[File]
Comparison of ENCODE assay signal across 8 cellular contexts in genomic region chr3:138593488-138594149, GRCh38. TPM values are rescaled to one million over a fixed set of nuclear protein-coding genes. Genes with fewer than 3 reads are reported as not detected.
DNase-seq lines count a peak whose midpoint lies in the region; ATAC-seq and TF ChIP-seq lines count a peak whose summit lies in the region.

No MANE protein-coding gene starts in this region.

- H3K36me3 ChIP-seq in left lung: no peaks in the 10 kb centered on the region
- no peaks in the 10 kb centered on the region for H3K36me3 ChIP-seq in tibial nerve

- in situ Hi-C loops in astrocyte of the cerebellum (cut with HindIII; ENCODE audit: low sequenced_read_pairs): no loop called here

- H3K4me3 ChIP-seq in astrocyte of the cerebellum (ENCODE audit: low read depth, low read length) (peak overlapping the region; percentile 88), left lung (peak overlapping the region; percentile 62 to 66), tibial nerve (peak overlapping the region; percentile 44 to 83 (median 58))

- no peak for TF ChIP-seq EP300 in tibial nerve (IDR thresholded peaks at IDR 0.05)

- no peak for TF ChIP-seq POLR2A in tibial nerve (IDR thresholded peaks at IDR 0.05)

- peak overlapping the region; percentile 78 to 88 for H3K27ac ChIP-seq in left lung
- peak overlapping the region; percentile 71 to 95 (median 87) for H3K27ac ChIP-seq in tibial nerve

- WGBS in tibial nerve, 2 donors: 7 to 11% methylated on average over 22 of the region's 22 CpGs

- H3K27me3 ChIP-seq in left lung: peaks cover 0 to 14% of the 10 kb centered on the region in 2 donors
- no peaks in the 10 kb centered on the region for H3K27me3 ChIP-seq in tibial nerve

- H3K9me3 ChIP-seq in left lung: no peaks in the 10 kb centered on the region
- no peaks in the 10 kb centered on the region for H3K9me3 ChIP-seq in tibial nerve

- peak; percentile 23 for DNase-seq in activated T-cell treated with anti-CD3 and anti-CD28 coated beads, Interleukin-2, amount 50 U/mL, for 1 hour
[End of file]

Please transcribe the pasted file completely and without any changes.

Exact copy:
Comparison of ENCODE assay signal across 8 cellular contexts in genomic region chr3:138593488-138594149, GRCh38. TPM values are rescaled to one million over a fixed set of nuclear protein-coding genes. Genes with fewer than 3 reads are reported as not detected.
DNase-seq lines count a peak whose midpoint lies in the region; ATAC-seq and TF ChIP-seq lines count a peak whose summit lies in the region.

No MANE protein-coding gene starts in this region.

- H3K36me3 ChIP-seq in left lung: no peaks in the 10 kb centered on the region
- no peaks in the 10 kb centered on the region for H3K36me3 ChIP-seq in tibial nerve

- in situ Hi-C loops in astrocyte of the cerebellum (cut with HindIII; ENCODE audit: low sequenced_read_pairs): no loop called here

- H3K4me3 ChIP-seq in astrocyte of the cerebellum (ENCODE audit: low read depth, low read length) (peak overlapping the region; percentile 88), left lung (peak overlapping the region; percentile 62 to 66), tibial nerve (peak overlapping the region; percentile 44 to 83 (median 58))

- no peak for TF ChIP-seq EP300 in tibial nerve (IDR thresholded peaks at IDR 0.05)

- no peak for TF ChIP-seq POLR2A in tibial nerve (IDR thresholded peaks at IDR 0.05)

- peak overlapping the region; percentile 78 to 88 for H3K27ac ChIP-seq in left lung
- peak overlapping the region; percentile 71 to 95 (median 87) for H3K27ac ChIP-seq in tibial nerve

- WGBS in tibial nerve, 2 donors: 7 to 11% methylated on average over 22 of the region's 22 CpGs

- H3K27me3 ChIP-seq in left lung: peaks cover 0 to 14% of the 10 kb centered on the region in 2 donors
- no peaks in the 10 kb centered on the region for H3K27me3 ChIP-seq in tibial nerve

- H3K9me3 ChIP-seq in left lung: no peaks in the 10 kb centered on the region
- no peaks in the 10 kb centered on the region for H3K9me3 ChIP-seq in tibial nerve

- peak; percentile 23 for DNase-seq in activated T-cell treated with anti-CD3 and anti-CD28 coated beads, Interleukin-2, amount 50 U/mL, for 1 hour